History Interrupted: Welcome to the 1970s

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History Interrupted: Welcome to the 1970s

Young people in attendance at a rally on the initial Earth Day in 1970. The Sixties ended with the expectation that a new dawn was upon us, but Reagan's version of a "shining city on the hill"—not to mention George W. Bush's, Bill Clinton's, and Barack Obama's—has meant that not even the modest dreams and demands of the 1970s have yet been met. (Photo: AP/Archive)

They say that if you can remember Woodstock, you weren’t actually there. It is therefore with some trepidation that I invite readers to cast their minds back to America, circa 1970.

No point in waxing Pollyannish about it. Vietnam was still raging, along with Cambodia and Laos. The Cold War was in full swing. Blacks and whites were newly made equal, but only in law. Women and men, not even that much. Some of the best Americans were being assassinated, including at Kent State.

Fair enough. But to get the bigger picture, consider how much had changed over the previous decade. Culturally and politically the difference between America in 1960 and America in 1970 was like the difference between smoke signals and smartphones. It was a whole ‘nuther country, and it was a lot better one.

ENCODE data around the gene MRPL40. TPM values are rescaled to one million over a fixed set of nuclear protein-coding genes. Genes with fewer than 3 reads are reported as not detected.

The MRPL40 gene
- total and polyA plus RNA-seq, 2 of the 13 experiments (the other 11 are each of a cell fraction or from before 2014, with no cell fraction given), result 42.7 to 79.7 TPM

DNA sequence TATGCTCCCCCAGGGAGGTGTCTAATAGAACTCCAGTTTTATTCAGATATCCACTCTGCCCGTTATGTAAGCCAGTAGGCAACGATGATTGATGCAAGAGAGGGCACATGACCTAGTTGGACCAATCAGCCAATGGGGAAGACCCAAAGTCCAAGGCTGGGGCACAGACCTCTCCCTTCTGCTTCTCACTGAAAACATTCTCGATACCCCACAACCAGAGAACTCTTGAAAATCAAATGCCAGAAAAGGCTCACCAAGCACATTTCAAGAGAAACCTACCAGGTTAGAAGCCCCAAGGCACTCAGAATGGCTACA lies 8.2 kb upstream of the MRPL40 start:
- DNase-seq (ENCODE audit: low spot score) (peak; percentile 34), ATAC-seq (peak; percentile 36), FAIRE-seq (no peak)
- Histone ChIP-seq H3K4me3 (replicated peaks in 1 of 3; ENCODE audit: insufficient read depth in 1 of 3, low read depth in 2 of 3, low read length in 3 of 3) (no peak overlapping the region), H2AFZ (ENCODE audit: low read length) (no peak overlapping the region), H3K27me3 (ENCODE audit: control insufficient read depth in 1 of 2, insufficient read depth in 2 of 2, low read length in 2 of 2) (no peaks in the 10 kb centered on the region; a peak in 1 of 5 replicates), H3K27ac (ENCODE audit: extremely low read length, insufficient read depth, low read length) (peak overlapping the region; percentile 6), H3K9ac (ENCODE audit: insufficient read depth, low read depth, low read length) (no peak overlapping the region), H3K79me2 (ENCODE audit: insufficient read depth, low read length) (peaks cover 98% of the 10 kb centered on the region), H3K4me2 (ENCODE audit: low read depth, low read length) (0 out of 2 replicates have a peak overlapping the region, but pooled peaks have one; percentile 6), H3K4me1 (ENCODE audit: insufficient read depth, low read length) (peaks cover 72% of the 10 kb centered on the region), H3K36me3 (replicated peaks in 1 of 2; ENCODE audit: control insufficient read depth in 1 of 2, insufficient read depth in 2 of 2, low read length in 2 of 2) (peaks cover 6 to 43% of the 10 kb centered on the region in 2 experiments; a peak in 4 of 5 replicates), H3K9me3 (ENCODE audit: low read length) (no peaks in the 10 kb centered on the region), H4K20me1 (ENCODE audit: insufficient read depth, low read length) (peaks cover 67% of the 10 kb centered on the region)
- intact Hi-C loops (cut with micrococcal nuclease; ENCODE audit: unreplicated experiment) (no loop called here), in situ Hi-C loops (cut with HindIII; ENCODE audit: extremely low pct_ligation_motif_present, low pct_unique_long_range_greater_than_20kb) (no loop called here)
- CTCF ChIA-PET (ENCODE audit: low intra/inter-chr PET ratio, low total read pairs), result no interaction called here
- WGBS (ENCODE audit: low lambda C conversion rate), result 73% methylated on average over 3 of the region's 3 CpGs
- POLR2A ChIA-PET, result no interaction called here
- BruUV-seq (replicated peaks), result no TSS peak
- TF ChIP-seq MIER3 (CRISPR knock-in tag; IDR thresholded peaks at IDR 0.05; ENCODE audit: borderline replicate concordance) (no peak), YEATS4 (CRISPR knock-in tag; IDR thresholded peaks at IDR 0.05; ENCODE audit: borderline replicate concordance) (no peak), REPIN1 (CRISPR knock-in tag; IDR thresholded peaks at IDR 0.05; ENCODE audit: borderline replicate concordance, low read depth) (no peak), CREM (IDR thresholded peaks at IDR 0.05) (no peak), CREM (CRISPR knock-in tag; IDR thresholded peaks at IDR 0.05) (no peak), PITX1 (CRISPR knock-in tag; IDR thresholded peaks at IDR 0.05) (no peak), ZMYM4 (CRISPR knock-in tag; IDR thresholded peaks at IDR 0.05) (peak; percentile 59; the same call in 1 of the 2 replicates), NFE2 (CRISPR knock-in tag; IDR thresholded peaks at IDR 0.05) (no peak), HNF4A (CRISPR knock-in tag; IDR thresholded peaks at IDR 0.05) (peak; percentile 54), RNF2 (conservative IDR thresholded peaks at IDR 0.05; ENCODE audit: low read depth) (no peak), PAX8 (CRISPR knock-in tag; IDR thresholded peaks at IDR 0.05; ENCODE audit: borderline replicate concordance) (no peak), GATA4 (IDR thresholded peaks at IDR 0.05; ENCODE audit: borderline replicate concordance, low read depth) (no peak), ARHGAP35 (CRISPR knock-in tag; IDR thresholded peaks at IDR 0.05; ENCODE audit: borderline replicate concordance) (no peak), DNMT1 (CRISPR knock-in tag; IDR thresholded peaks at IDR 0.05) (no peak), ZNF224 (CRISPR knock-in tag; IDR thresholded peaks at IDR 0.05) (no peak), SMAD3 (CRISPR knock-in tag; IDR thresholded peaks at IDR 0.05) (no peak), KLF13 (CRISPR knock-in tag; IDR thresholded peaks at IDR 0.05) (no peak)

Given all that, what might one have imagined the country’s trajectory to be over the next half-century? More Vietnams, just when the country was growing increasingly disgusted at the original version? The destruction of the middle class, just when it had been created in the first place over the previous decades? Mass incarceration of African Americans just when the civil rights movement had scored astonishing legal victories in eliminating Jim Crow? A vicious war on drugs just when everyone and his brother was getting high? Existential-scale planetary destruction just when the environmental movement was rising?

Maybe. But, unless you were especially prescient, I doubt you would have expected such a turn. Rather, I think the natural inclination would have been to predict a continuation of the then current direction, albeit – the laws of physical exhaustion being immutable – perhaps at a somewhat less frenzied velocity.